SGU: What are some of the benefits to students who participate in research at the MSRI? 

MM: MSRI offers a chance to improve the competitiveness of those students who are seeking more specialized residencies by allowing them to perform research and gain experience in writing papers and/or presenting at conferences. MSRI students are also given the opportunity to apply for a one-time reimbursement of US$1,000 if they are the first presenting author selected to present at a recognized conference.

Essentially, MSRI students get to take their knowledge and apply it towards real unknowns—by giving them a background that makes it easier to participate in research opportunities in the future and helping to grow confidence in their scientific literacy when learning about new findings.

SGU: As an SGU grad, what does it mean to you to be appointed as head of the MSRI?

MM: I feel very grateful to be given the opportunity to head the MSRI. For me, the appointment means I am tasked with letting the program continue to grow and adapt as any good research body should. I hope to do it justice and continue the good work that Dr. Martin Forde has done in past terms.

SGU: Why did you choose a career in academic medicine that focuses on helping future physicians with research opportunities?

MM: All physicians, in some way, have a duty to master, update, and pass on medical knowledge. With a primary role in academic medicine, I can contribute to student experiences that later codify into what graduates will do for patients and the broader medical community. With research specifically, that means providing the ability to understand the limitations of previous evidence, seek out new findings, and correctly synthesize what one knows to better oneself and others. As the original root of the word “doctor” means to show or teach, I feel this is apt. I hope as head of MSRI my colleagues and students will feel so too.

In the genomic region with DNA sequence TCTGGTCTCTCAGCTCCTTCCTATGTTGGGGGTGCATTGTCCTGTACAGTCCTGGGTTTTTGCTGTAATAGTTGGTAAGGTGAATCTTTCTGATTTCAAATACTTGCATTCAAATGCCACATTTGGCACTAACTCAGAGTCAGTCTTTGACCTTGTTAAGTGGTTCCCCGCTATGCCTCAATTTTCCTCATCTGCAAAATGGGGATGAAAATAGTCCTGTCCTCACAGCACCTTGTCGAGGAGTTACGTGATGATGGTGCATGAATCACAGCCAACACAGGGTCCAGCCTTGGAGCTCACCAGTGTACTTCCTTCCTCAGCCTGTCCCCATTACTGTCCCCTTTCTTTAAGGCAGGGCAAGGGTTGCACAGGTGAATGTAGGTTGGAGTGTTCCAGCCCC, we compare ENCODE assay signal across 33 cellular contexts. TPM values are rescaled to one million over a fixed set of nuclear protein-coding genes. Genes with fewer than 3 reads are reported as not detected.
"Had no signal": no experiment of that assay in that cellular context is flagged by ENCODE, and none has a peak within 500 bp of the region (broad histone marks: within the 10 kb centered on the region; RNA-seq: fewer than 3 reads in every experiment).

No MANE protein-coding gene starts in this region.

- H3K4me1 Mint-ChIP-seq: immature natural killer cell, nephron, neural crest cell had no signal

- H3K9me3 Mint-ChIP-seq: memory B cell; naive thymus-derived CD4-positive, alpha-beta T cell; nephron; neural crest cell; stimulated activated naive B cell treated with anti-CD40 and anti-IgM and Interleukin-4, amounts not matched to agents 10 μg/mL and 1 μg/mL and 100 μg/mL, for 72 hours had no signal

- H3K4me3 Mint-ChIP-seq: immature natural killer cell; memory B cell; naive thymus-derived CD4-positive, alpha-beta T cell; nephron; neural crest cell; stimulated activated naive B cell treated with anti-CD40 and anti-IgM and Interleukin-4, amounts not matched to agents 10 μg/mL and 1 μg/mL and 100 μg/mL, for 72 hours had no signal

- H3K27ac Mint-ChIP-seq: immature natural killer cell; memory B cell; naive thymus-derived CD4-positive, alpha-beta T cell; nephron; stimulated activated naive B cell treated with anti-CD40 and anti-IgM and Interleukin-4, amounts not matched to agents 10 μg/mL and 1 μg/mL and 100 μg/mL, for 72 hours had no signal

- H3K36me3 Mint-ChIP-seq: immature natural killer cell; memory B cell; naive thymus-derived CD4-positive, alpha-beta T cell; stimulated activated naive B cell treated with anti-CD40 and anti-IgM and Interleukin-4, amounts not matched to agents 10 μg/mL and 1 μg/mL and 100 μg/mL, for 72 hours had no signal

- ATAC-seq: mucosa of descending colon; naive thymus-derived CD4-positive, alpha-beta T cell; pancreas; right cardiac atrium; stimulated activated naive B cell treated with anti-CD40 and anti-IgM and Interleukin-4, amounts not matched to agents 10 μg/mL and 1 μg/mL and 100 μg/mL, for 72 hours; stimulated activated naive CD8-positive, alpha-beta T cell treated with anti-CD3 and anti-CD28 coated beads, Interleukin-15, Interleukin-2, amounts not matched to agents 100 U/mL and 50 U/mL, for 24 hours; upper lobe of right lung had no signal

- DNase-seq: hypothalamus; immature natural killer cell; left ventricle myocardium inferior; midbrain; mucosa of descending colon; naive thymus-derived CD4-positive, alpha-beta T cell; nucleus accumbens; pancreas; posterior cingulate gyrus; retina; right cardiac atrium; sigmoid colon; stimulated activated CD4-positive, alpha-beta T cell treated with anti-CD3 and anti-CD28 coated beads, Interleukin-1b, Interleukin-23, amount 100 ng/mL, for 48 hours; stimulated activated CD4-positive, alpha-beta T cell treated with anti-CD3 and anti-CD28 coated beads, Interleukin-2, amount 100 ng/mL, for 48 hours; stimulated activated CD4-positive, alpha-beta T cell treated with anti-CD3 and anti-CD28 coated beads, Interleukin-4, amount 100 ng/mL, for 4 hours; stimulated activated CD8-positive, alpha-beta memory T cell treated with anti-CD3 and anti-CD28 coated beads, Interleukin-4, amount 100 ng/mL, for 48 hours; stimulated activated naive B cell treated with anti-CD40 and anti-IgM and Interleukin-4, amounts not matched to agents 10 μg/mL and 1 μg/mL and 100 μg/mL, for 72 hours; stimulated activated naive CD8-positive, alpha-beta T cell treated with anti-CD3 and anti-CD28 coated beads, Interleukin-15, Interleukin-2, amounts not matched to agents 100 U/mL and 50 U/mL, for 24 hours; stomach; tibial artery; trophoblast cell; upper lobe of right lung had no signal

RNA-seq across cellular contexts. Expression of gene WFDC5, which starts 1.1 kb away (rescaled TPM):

– Ray-Donna Peters

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SOMAA Charity Drive Aids Thousands Affected by St. Vincent Volcano Eruption

SGU alumni contributed more than $20,000 to relief efforts in St. Vincent.

Drawing on the generous contributions made by the St. George’s University alumni community, the School of Medicine Alumni Association (SOMAA) held a successful charity drive this spring to help those affected by the La Soufriere volcano eruption on the island of St. Vincent and the Grenadines.

“On behalf of the SOMAA, we are so thankful to our devoted alumni for helping us raise more than $20,000 for this worthy cause,” said Bruce Bonanno, MD ’83, president of the SOMAA. “SGU has had a rich history with the people of St. Vincent. As the volcano erupted again this spring, we felt it crucial that we do our part as an organization to support the island during its time of need, and we could not have done it without your participation.”

More than 20,000 people were displaced when La Soufriere erupted in April. While many have since returned home, more than 2,000 people still live in shelters, with hundreds of homes needed to be rebuilt according to Dr. Rosalind Ambrose, president of the St. Vincent and the Grenadines Medical Association and a 1983 graduate of the SGU’s School of Medicine.

SOMAA gifted the money to the SVG Medical Association, which encompasses medical professionals—many of whom are SGU graduates—who live on the island. The association initiates a number of community service and public health outreach events for the people of the island and plans to use the money to help people replace lost household objects.

SGU donated 8,000+ meals to St. Vincent in early 2021.